• Half an avocado at the side (a third good fat source)

For the macro counters, that all adds up to:

  • Protein: 26.2 grams
  • Net carbs: 3.7 grams
  • Fat: 54.1 grams

This would be a pretty high-protein meal for keto – if you’re really doing low-protein, super high-fat keto, maybe have a bit less salmon and throw in the whole avocado instead of just the half.

Summing it Up

Nerding out about grams of monounsaturated or polyunsaturated fat is fun for a few of us, but most people who just want to eat a healthy Paleo or keto diet don’t need to worry all that much about it, especially at first. Guidelines for foods and meals are easier to wrap your head around and follow:

  • Eat fat from whole foods (meat, eggs, coconut, etc.) and some healthy oils (olive/avocado oil, coconut oil, etc.)
  • For Paleo, enjoy lots of whole foods rich in fat and don’t make any effort to limit fat.
  • For keto, make an effort to include at least 2 fat sources in every meal (e.g. pulled pork AND broccoli roasted in olive oil) but there’s no need to go completely overboard eating fat for the sake of fat.

What are your favorite fat-rich Paleo or keto meals? Let us know on Facebook or Twitter!

What Are the Best and Worst Fats to Eat on the Ketogenic Diet?

The keto diet is all about the fat. And in an eating plan where up to 80 percent of the calories come from fat — which shifts your body into ketosis, or a state in which you burn fat for your main source of energy (instead of carbohydrates) — it’s going to be the nutrient you focus most on. But some picks are healthier than others.

“Many people boil it down too simply and think they just need to eat a lot of fat and avoid carbs, but you can quickly eat an excessive amount of unhealthy fat on the keto diet,” says Kendra Whitmire, a nutritionist and dietitian in Laguna Beach, California, who practices functional and therapeutic nutrition.

RELATED: Risks and Benefits of the Keto Diet Everyone Should Know

Keto’s leap onto the scene as a trendy diet is unique. “There’s never been a push for a high-fat diet before,” says Scott Keatley, RDN, of Keatley Medical Nutrition Therapy in New York City. Meaning: Research on choosing fats in the context of a high-fat diet is scarce.

What’s clear is that sources of unsaturated fat are still recommended over saturated fats, says Keatley, even though both are considered keto-friendly. These unsaturated fats have been shown to be anti-inflammatory and heart-healthy.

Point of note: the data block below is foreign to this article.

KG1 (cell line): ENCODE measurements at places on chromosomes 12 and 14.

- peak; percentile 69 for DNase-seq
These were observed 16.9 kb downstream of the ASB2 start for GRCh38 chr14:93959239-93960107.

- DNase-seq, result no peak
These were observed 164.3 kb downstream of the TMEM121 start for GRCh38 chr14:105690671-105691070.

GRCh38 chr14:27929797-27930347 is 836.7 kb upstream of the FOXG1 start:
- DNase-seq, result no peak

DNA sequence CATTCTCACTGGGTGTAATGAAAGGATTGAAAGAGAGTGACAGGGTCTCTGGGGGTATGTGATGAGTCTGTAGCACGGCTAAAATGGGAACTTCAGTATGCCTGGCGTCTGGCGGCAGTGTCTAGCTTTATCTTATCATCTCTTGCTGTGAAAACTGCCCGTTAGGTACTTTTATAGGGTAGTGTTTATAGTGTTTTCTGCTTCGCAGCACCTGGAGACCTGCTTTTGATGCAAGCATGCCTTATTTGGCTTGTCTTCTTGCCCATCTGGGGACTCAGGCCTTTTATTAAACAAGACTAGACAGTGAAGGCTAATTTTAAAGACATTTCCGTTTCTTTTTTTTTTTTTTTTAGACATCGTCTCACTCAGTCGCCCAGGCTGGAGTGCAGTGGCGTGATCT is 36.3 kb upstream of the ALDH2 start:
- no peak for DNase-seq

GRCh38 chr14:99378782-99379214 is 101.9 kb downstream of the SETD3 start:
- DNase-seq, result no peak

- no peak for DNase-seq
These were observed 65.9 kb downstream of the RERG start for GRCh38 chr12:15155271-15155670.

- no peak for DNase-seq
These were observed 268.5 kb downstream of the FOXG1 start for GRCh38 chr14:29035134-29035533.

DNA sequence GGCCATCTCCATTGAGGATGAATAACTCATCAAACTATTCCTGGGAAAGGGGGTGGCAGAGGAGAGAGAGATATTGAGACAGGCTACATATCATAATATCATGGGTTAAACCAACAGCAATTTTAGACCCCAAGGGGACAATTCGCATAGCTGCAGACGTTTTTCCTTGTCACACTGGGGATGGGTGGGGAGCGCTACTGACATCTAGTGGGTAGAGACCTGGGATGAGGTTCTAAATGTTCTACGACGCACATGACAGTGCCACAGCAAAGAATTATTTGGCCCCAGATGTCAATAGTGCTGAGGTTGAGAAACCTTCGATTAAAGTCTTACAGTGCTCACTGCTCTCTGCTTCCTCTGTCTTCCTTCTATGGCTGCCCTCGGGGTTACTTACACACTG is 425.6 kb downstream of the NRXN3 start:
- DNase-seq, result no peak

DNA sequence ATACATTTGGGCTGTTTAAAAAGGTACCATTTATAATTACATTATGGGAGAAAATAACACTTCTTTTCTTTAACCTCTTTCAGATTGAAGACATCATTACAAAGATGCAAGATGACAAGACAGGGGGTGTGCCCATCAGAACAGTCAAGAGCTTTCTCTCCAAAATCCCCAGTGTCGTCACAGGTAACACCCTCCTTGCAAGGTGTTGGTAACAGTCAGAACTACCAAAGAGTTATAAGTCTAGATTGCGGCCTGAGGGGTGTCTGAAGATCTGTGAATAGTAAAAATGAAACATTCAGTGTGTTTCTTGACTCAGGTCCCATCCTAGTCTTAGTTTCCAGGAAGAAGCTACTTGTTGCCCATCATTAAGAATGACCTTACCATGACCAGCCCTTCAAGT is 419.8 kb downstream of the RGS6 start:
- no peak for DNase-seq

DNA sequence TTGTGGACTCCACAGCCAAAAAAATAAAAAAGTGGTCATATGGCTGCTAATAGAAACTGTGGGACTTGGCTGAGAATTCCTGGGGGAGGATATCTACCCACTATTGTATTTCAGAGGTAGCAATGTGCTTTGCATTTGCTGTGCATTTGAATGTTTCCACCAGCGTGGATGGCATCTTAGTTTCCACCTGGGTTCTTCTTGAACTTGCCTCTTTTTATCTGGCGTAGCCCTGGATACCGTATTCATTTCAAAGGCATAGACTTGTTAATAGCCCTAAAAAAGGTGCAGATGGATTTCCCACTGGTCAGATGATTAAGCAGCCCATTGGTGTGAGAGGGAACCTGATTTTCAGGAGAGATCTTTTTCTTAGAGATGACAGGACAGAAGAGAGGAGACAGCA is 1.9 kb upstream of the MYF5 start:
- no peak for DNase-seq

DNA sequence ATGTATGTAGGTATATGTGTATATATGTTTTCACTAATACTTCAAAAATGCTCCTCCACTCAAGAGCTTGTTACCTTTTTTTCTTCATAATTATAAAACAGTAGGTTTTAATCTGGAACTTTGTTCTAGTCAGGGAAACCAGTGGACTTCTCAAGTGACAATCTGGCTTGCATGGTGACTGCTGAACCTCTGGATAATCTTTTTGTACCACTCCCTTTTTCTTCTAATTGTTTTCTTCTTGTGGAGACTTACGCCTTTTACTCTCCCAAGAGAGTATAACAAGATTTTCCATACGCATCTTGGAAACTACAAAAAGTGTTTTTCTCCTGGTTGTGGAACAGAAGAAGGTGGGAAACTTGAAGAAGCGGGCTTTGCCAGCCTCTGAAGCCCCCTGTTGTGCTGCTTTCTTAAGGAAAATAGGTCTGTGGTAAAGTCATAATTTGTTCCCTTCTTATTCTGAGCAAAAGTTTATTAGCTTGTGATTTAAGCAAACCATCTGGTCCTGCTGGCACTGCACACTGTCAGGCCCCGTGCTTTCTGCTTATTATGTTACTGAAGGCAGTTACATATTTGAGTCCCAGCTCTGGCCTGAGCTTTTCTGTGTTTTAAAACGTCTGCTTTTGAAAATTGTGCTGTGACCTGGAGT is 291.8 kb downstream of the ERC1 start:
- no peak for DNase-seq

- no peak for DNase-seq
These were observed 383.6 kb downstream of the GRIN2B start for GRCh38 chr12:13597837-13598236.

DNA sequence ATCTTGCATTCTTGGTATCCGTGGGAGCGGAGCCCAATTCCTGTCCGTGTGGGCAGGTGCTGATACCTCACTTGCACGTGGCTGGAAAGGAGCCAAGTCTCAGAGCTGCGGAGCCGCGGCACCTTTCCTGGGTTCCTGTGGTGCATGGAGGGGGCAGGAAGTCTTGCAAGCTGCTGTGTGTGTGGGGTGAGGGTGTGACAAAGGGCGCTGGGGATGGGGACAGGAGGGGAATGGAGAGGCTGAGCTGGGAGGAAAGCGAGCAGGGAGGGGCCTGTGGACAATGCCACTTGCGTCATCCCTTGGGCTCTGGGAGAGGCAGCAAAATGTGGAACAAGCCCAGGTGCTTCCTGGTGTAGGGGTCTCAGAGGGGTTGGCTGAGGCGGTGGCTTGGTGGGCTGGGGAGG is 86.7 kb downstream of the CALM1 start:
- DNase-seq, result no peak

You can eat higher-fat protein foods, like bacon and sausage, but you’re better off adding fat into foods, says Keatley, as it’s easier to control it this way. And bacon and sausages have a lot of calories, protein, and saturated fat. If you go off keto and continue eating these while adding carbs back in, it’s likely you’ll regain the weight.

Also know that while pure sources of fat, such as olive oil or coconut oil, contain zero carbs, other sources, like nut butter or avocado, may be primarily fat, but also have carbohydrates that need to be counted in your total.

RELATED: What to Eat and Avoid on the Keto Diet

A final guideline: Even if you’re keto, portions of fat still matter, says Jill Keene, RDN, in White Plains, New York. “How much you specifically eat depends on your calorie needs and goals, but overconsuming fat can cause weight gain,” she says. Also, considering fat is your body’s main fuel source on a keto diet, she advises spreading out your fats evenly throughout the day.

Many people on a keto diet count “net carbs,” which are total carbs minus fiber (since fiber goes through your system undigested). We take both into account here.

Consider this your guide to cutting through the fat.

The 5 Best Fats to Eat Plenty of on the Ketogenic Diet

1. Avocado

Though technically a fruit, avocados offer a rich source of heart-healthy monounsaturated fatty acids (MUFAs). They’re also packed with fiber to bolster digestive health. One-half of an avocado contains 161 calories, 2 grams (g) of protein, 15 g of fat, 9 g of total carbs, and 7 g of fiber (bringing it to 2 g of net carbs), notes the U.S. Department of Agriculture (USDA).

2. Olive Oil

“We know that when we have fats in our diet like MUFAs, they not only fill us up but keep cholesterol levels lower,” says Keatley. Olive oil is great for light sauteing, using in dressings, or drizzling over cooked meats or vegetables as a finishing oil. One tablespoon (tbsp) offers 119 calories and 13.5 g of fat, only 2 g of which are saturated fat, according to the USDA.

3. Avocado Oil

Like olive oil, avocado oil is rich in anti-inflammatory MUFAs, but the benefit to using avocado oil is that it stands up to high-heat cooking. For instance, the popular brand Chosen Foods says its avocado oil has a smoke point of 500 degrees F. According to the USDA, 1 tbsp of avocado oil has 124 calories, 14 g of fat, and 0 g of carbohydrates.

RELATED: 8 Steps Beginners Should Take Before Trying the Keto Diet

4. Nuts and Nut Butter

Nuts may offer unsaturated fats, but they also contain carbs, so look at the label to calculate exactly what you’re getting, says Whitmire. As an example, 1 tbsp of almond butter has 98 calories, 3 g of protein, 9 g of fat, 3 g of total carbs, and about 1.5 g of fiber (equaling about 1.5 g of net carbs), per the USDA. And, the USDA also notes, a 1-ounce (oz) serving of almonds (23 almonds) has 164 calories, 6 g of protein, 14 g of fat, 6 g of carbohydrates, and 3.5 g of fiber (totaling about 2.5 g net carbs).

5. Chia Seeds and Flaxseed